A mineral of variable color, consisting of a complex silicate which makes a striking gem when transparent and cut.
(PY-20: dp. 750; 1. 154'; b. 26'6"; dr. 10'6"; s. 13 k.; cpl. 161; a. 2 3", 4 .50-cal. mg., 2 dct.)
Tourmaline (PY-20)—a yacht built in 1930 at Bath, Maine, by the Bath Iron Works as Sylvia—was purchased by the Navy on 16 May 1941 from Logan G. Thomson. She entered the Marine Basin Co., Brooklyn, N.Y., on 23 June, for conversion before proceeding to the New York Navy Yard where she was commissioned as Tourmaline (PY-20) on 19 September 1941, Lt. Comdr. Charles E. Judge, USNR, in command.
The converted yacht departed New York harbor on 2 October and arrived at Norfolk, Va., two days later. She operated out of Hampton Roads during the two remaining months that the United States remained technically at peace. After Japan's attack on Pearl Harbor, she conducted her initial war patrols off the east coast based at Norfolk and at Charleston, S.C.
The early part of the year 1942 found Tourmaline operating between Norfolk and Key West, Fla. On 29 June, she departed Key West to escort a convoy of merchant vessels to Norfolk. En route back toward Charleston, she assisted Landsdowne (DD-486) to pursue an underwater contact; but neither ship managed to locate the suspected U-boat. The yacht arrived at Charleston on 5 July. Her next mission called for her to escort a convoy to the British West Indies. She reached Trinidad with her charges on 26 July and patrolled in that vicinity through early August before sailing for Key West on the 12th of that month.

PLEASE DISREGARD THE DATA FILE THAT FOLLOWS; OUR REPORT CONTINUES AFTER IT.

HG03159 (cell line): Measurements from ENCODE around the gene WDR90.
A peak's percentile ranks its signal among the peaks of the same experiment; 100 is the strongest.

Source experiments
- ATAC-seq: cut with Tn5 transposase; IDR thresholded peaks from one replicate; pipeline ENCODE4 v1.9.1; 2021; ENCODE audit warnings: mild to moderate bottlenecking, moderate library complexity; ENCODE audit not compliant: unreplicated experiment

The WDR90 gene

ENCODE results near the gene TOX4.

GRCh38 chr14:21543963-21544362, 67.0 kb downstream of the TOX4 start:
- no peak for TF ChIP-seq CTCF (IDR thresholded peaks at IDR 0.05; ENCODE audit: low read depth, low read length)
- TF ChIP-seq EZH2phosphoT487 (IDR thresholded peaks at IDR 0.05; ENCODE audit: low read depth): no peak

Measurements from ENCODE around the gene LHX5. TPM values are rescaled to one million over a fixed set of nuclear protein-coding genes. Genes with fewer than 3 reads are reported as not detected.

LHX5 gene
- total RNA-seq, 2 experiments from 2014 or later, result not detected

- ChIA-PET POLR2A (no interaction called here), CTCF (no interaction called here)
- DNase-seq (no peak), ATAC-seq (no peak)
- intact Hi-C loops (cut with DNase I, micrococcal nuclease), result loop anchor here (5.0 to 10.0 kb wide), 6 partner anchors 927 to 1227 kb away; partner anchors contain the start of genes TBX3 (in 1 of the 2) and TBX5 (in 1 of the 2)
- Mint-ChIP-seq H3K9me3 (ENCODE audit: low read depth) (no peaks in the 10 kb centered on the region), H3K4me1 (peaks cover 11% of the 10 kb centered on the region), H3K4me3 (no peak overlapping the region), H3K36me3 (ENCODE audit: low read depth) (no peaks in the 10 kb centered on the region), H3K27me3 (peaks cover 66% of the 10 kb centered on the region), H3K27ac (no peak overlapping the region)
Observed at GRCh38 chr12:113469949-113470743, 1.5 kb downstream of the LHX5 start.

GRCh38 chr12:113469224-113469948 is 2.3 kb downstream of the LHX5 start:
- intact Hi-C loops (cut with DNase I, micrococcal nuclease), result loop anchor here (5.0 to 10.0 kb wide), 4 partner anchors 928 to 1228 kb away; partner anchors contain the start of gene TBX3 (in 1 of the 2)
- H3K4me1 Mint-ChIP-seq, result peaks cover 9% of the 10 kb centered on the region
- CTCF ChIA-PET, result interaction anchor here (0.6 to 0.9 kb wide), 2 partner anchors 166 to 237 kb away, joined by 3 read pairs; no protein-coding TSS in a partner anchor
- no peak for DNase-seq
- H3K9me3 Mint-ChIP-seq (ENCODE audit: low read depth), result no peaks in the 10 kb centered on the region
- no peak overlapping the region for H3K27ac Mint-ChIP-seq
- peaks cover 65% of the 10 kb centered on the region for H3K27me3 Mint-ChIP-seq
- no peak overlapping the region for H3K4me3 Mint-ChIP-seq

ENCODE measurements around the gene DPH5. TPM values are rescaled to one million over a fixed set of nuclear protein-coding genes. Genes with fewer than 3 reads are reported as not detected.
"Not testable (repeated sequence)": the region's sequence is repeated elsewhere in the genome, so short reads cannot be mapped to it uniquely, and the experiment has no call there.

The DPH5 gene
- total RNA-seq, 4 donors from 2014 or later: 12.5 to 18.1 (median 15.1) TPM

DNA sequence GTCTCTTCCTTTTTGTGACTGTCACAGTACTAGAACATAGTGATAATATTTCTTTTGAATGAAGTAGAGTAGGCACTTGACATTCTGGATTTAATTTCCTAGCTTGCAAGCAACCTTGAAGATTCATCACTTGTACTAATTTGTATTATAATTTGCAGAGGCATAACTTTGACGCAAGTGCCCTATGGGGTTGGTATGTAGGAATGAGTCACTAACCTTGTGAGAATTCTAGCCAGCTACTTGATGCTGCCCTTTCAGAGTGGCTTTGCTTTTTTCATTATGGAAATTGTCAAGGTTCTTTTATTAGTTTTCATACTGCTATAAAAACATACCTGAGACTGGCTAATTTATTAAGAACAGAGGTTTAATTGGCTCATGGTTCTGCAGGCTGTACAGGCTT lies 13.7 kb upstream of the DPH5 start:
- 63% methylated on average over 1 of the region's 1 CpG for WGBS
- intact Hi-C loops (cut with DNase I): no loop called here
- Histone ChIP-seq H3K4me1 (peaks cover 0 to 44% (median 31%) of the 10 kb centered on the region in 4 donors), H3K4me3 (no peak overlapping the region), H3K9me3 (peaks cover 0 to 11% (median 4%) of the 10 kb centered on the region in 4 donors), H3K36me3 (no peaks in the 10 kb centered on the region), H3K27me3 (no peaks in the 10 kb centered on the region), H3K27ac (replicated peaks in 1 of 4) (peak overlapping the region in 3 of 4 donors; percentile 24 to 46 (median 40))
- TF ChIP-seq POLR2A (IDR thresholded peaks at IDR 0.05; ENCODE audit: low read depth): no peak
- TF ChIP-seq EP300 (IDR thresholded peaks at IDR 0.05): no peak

After cruises on patrols in Florida waters, she departed Key West on 27 October—in company with SC-499, SC-641, and SC-675—io escort five merchantmen to Havana, Cuba. Tourmaline next headed for New York, where she arrived on 7 November. She returned to Guantanamo Bay, Cuba, on the 19th, establishing a pattern which lasted through much of her subsequent service in which she escorted convoys between New York and ports in the Caribbean. On 13 December 1942, five days out of New York, Tourmaline's underwater sound gear picked up a strong metallic echo. She speeded to attack and dropped three depth charges before her steering gear was damaged. Forced to steer with her engines, the escort broke off the chase, and her quarry escaped.
After the damage was repaired, Tourmaline resumed escort duty and continued convoy work until 25 January 1944. On that day, the yacht received orders to report to the 1st Naval District, where she joined the Naval Local Defense Force based at Boston, Mass. For the remainder of 1944 and into June 1945, Tourmaline patrolled the waters off the Massachusetts coast through the end of the war in the Atlantic.
Decommissioned on 18 July 1945, Tourmaline was temporarily laid-up at the Mystic Shipbuilding Company and Repair Yard, East Boston, Mass. Struck from the Navy list on 13 August 1945, she was transferred to the War Shipping Board, Maritime Commission, on 3 January 1946. On 23 January 1946, Andrew M. Embiricos and Manuel E. Kulukundis, of the Greek War Relief Association, Inc., purchased the yacht under its original name, Sylvia.
(AM-130) (q.v.) was transferred to the United Kingdom on 7 June 1943 and served with the Royal Navy as Tourmaline (J.339).
USS Tourmaline (PY-20) at Brooklyn in August 1941, in dark early-wartime camouflage. (19-N-25372)